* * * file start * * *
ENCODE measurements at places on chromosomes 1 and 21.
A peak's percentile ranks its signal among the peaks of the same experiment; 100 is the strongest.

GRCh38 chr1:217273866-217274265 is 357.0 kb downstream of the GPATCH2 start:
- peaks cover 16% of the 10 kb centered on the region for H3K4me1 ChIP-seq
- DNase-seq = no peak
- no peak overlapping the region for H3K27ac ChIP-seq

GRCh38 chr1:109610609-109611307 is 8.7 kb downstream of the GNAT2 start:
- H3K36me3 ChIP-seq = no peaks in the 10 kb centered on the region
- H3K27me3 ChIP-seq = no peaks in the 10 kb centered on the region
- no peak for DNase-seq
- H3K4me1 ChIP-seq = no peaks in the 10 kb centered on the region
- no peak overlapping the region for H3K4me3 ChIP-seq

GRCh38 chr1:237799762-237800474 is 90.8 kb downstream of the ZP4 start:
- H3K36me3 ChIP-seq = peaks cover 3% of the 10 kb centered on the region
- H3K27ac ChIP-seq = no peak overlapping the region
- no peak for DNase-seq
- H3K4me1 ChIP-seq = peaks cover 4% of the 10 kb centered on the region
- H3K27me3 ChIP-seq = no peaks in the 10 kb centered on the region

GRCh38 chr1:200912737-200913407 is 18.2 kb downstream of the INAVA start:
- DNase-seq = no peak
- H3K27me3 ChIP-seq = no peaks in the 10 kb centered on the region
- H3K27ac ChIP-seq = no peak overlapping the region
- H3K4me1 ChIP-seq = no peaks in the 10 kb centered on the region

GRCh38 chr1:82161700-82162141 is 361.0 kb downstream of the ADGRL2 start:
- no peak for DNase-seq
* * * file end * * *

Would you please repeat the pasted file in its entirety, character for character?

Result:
ENCODE measurements at places on chromosomes 1 and 21.
A peak's percentile ranks its signal among the peaks of the same experiment; 100 is the strongest.

GRCh38 chr1:217273866-217274265 is 357.0 kb downstream of the GPATCH2 start:
- peaks cover 16% of the 10 kb centered on the region for H3K4me1 ChIP-seq
- DNase-seq = no peak
- no peak overlapping the region for H3K27ac ChIP-seq

GRCh38 chr1:109610609-109611307 is 8.7 kb downstream of the GNAT2 start:
- H3K36me3 ChIP-seq = no peaks in the 10 kb centered on the region
- H3K27me3 ChIP-seq = no peaks in the 10 kb centered on the region
- no peak for DNase-seq
- H3K4me1 ChIP-seq = no peaks in the 10 kb centered on the region
- no peak overlapping the region for H3K4me3 ChIP-seq

GRCh38 chr1:237799762-237800474 is 90.8 kb downstream of the ZP4 start:
- H3K36me3 ChIP-seq = peaks cover 3% of the 10 kb centered on the region
- H3K27ac ChIP-seq = no peak overlapping the region
- no peak for DNase-seq
- H3K4me1 ChIP-seq = peaks cover 4% of the 10 kb centered on the region
- H3K27me3 ChIP-seq = no peaks in the 10 kb centered on the region

GRCh38 chr1:200912737-200913407 is 18.2 kb downstream of the INAVA start:
- DNase-seq = no peak
- H3K27me3 ChIP-seq = no peaks in the 10 kb centered on the region
- H3K27ac ChIP-seq = no peak overlapping the region
- H3K4me1 ChIP-seq = no peaks in the 10 kb centered on the region

GRCh38 chr1:82161700-82162141 is 361.0 kb downstream of the ADGRL2 start:
- no peak for DNase-seq